Liability for the tort of outrageous conduct has been found only where defendant's conduct has been extreme and outrageous, that is:
[T]he conduct has been so outrageous in character, and so extreme in degree, as to go beyond all possible bounds of decency, and to be regarded as atrocious, and utterly intolerable in a civilized community. Generally, the case is one in which the recitation of the facts to an average member of the community would arouse his resentment against the actor, and lead him to exclaim `outrageous!'
"Although the question whether conduct is sufficiently outrageous is ordinarily a question for the jury, the court must determine in the first instance whether reasonable persons could differ on the outrageousness issue." Denver Publishing Co. v. Kirk, 729 P.2d 1004, 1007 (Colo.App. 1986) (quoting Zalnis v. Thoroughbred Datsun Car Co., 645 P.2d 292, 294 (Colo. App.1982)).
Here, viewing the allegations against the Oakbrook defendants in the light most favorable to Weiszmann, I conclude that no reasonable person could find that Oakbrook defendants' conduct in its relationship with Weiszmann was so outrageous or extreme as to go "beyond all possible bounds of decency." Rugg v. McCarty, 476 P.2d at 756.
Weiszmann is correct in his contention that "conduct, otherwise permissible, may become extreme and outrageous if it is an abuse by the actor of a position in which he has actual or apparent authority over the other or the power to affect the other's interests." Farmers Group, Inc. v. Trimble, 658 P.2d 1370, 1377 (Colo.App. 1982), aff'd, 691 P.2d 1138 (Colo.1984).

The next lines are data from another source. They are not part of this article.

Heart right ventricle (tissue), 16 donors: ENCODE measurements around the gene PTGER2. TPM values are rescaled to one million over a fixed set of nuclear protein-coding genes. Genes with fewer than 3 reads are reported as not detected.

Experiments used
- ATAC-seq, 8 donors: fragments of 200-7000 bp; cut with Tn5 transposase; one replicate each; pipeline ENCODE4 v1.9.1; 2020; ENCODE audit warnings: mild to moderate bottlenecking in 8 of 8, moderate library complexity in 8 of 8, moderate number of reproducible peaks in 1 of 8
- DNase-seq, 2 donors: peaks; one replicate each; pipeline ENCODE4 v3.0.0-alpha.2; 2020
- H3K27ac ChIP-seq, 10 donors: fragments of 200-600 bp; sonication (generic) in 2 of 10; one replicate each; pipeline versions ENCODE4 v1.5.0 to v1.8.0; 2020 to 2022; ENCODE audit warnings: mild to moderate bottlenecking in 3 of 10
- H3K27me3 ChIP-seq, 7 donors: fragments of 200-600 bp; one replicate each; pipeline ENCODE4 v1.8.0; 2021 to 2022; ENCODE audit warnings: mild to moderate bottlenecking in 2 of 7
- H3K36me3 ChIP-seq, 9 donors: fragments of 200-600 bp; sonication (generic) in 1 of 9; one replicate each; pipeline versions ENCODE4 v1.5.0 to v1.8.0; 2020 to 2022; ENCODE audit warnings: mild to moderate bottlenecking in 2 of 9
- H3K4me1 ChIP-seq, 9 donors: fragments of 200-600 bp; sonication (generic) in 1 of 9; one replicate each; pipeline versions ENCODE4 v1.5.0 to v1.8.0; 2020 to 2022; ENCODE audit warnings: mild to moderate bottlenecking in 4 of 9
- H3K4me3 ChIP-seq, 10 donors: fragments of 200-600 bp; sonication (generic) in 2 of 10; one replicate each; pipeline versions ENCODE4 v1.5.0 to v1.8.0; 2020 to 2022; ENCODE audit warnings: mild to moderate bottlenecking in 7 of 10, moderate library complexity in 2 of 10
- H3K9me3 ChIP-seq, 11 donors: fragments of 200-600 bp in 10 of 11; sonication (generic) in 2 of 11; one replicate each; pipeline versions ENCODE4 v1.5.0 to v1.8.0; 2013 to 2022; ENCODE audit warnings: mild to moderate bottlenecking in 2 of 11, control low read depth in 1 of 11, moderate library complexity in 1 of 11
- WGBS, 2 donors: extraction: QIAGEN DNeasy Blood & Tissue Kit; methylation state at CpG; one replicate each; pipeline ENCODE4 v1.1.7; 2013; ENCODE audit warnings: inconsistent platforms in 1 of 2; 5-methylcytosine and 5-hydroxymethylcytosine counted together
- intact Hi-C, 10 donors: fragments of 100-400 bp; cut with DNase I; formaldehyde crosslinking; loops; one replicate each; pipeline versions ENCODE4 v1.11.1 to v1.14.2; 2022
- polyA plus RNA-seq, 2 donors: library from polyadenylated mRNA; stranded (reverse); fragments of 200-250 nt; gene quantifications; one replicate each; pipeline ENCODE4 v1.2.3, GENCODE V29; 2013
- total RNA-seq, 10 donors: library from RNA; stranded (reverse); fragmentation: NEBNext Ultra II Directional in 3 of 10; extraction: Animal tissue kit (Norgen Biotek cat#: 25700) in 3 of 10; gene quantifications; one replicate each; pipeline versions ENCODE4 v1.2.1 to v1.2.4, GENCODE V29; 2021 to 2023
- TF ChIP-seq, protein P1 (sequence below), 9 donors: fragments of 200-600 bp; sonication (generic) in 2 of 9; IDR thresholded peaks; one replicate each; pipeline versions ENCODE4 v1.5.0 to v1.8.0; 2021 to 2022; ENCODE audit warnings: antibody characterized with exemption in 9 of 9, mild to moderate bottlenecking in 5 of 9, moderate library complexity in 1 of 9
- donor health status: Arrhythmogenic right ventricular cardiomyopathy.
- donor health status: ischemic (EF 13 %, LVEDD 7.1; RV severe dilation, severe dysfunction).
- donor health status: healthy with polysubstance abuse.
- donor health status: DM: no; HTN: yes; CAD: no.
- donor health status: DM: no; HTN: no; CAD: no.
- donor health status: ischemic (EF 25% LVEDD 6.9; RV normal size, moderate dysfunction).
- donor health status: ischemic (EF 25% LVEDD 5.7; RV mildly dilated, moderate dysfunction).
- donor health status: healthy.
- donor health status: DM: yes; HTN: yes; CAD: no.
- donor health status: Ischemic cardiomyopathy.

Here, however, the substance of Weiszmann's eighth claim for relief is that the Kirkland defendants maliciously filed an involuntary bankruptcy petition against plaintiff while they were representing Weiszmann's wife and her employer, Oakbrook. Weiszmann alleges in his complaint against the Oakbrook defendants that defendant Klein gave approval for Grace Weiszmann to have time off from work for a trip with her husband in April 1988. That same month, Klein met with defendant Petrie to discuss the Kirkland defendants' filing of an involuntary bankruptcy petition against plaintiff. Klein "had no objection to the conflict with Plaintiff's bankruptcy matter," even though he was aware of plaintiff's emotional problems. Finally, Weiszmann alleges that Klein divulged "confidential information" to Petrie about the Weiszmann marriage which Petrie utilized. Accepting Weiszmann's allegations *1549 as true, I conclude that even as Grace Weiszmann's employer, the Oakbrook defendants' behavior does not rise to the level of being "shocking to the conscience," or "so extreme or outrageous as to go beyond all possible bounds of decency or to be regarded as intolerable in a civilized society."
B. The Kirkland Defendants.
In view of liberal discovery rules and procedures available to all parties, a motion for more definite statement is generally discouraged. Runyan v. United Brotherhood of Carpenters, 566 F. Supp. at 608. However, where, as here, there are multiple defendants, the complaint should specify what conduct by each defendant gives rise to the asserted claim. Van Dyke Ford, Inc. v. Ford Motor Co., 399 F. Supp. 277, 284 (E.D.Wisc.1975). Here, the eighth claim for relief alleges outrageous conduct and acts by the Kirkland and Oakbrook defendants collectively, and does not specify which Kirkland defendant did what. Accordingly, the Kirkland defendants' motion for more definite statement regarding Weiszmann's eighth claim for relief is granted.